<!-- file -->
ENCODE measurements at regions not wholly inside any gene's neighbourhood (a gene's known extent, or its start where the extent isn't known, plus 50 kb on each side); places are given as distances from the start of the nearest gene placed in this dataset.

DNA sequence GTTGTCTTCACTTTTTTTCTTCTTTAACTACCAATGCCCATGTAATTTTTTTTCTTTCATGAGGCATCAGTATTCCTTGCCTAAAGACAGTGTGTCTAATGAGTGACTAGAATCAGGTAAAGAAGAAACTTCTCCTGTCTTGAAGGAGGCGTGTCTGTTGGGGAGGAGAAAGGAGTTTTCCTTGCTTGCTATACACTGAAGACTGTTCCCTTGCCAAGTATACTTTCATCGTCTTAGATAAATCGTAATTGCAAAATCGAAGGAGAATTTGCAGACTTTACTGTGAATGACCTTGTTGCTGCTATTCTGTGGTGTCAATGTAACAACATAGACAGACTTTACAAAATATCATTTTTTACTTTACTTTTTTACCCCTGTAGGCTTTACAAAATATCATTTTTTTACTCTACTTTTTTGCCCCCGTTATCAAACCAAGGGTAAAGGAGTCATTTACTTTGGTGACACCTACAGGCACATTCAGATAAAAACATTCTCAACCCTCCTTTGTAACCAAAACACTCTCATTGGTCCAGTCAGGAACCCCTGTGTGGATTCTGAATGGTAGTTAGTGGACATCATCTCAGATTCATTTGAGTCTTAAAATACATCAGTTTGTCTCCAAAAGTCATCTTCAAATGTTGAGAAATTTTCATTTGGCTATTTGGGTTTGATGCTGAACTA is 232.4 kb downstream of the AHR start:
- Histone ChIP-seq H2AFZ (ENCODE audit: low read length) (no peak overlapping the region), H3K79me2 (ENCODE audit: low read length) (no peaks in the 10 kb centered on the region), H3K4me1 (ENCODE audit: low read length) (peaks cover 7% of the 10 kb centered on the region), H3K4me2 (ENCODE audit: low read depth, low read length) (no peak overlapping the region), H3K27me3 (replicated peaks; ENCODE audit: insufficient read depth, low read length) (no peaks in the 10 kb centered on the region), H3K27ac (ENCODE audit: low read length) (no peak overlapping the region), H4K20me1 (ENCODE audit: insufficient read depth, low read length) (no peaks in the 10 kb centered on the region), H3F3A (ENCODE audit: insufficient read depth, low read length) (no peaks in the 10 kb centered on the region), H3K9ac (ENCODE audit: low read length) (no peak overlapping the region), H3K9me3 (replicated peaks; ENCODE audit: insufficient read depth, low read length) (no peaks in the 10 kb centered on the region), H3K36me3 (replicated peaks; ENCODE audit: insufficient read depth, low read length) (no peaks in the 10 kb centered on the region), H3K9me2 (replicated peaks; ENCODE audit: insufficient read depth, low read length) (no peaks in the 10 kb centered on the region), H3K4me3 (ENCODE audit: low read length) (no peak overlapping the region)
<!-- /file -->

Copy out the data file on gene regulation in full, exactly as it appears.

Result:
ENCODE measurements at regions not wholly inside any gene's neighbourhood (a gene's known extent, or its start where the extent isn't known, plus 50 kb on each side); places are given as distances from the start of the nearest gene placed in this dataset.

DNA sequence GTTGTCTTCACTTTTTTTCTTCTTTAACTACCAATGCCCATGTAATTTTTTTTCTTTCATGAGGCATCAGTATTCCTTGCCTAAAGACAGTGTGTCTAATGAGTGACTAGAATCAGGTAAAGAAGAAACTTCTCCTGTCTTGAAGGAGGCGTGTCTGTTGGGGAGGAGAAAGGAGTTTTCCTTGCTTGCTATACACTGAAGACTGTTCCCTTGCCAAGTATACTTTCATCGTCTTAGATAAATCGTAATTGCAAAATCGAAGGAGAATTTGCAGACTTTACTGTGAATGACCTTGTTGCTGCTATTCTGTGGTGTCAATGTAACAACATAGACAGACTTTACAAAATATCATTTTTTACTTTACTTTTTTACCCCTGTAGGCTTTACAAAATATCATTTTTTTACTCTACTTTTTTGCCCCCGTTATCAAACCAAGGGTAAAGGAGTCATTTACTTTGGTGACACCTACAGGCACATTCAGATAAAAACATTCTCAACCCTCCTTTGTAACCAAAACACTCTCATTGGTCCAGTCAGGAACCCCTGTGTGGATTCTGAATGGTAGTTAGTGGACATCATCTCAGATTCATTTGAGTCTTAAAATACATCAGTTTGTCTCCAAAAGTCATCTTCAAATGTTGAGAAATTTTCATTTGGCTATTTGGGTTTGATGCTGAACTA is 232.4 kb downstream of the AHR start:
- Histone ChIP-seq H2AFZ (ENCODE audit: low read length) (no peak overlapping the region), H3K79me2 (ENCODE audit: low read length) (no peaks in the 10 kb centered on the region), H3K4me1 (ENCODE audit: low read length) (peaks cover 7% of the 10 kb centered on the region), H3K4me2 (ENCODE audit: low read depth, low read length) (no peak overlapping the region), H3K27me3 (replicated peaks; ENCODE audit: insufficient read depth, low read length) (no peaks in the 10 kb centered on the region), H3K27ac (ENCODE audit: low read length) (no peak overlapping the region), H4K20me1 (ENCODE audit: insufficient read depth, low read length) (no peaks in the 10 kb centered on the region), H3F3A (ENCODE audit: insufficient read depth, low read length) (no peaks in the 10 kb centered on the region), H3K9ac (ENCODE audit: low read length) (no peak overlapping the region), H3K9me3 (replicated peaks; ENCODE audit: insufficient read depth, low read length) (no peaks in the 10 kb centered on the region), H3K36me3 (replicated peaks; ENCODE audit: insufficient read depth, low read length) (no peaks in the 10 kb centered on the region), H3K9me2 (replicated peaks; ENCODE audit: insufficient read depth, low read length) (no peaks in the 10 kb centered on the region), H3K4me3 (ENCODE audit: low read length) (no peak overlapping the region)